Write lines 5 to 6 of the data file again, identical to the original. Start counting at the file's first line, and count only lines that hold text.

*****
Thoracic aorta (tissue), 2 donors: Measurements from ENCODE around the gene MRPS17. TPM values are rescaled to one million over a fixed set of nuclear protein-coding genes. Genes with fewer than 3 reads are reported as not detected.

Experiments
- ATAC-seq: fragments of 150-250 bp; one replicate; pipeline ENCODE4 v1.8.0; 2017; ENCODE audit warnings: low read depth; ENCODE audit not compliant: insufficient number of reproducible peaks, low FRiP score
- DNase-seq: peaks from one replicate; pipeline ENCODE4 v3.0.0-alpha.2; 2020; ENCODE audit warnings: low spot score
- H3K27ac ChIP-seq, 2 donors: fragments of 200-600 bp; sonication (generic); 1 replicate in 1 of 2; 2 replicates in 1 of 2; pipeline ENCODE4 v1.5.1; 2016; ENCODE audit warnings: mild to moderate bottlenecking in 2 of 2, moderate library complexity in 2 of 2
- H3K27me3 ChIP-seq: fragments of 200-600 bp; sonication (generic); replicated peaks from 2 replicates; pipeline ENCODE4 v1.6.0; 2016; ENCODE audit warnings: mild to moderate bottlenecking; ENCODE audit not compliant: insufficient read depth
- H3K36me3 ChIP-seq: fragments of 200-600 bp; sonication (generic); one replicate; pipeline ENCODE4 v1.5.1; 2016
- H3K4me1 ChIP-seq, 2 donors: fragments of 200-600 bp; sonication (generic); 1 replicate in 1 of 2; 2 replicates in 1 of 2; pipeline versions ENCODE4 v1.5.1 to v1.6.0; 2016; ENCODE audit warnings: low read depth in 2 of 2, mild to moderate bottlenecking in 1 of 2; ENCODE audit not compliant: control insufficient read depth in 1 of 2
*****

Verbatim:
- H3K27ac ChIP-seq, 2 donors: fragments of 200-600 bp; sonication (generic); 1 replicate in 1 of 2; 2 replicates in 1 of 2; pipeline ENCODE4 v1.5.1; 2016; ENCODE audit warnings: mild to moderate bottlenecking in 2 of 2, moderate library complexity in 2 of 2
- H3K27me3 ChIP-seq: fragments of 200-600 bp; sonication (generic); replicated peaks from 2 replicates; pipeline ENCODE4 v1.6.0; 2016; ENCODE audit warnings: mild to moderate bottlenecking; ENCODE audit not compliant: insufficient read depth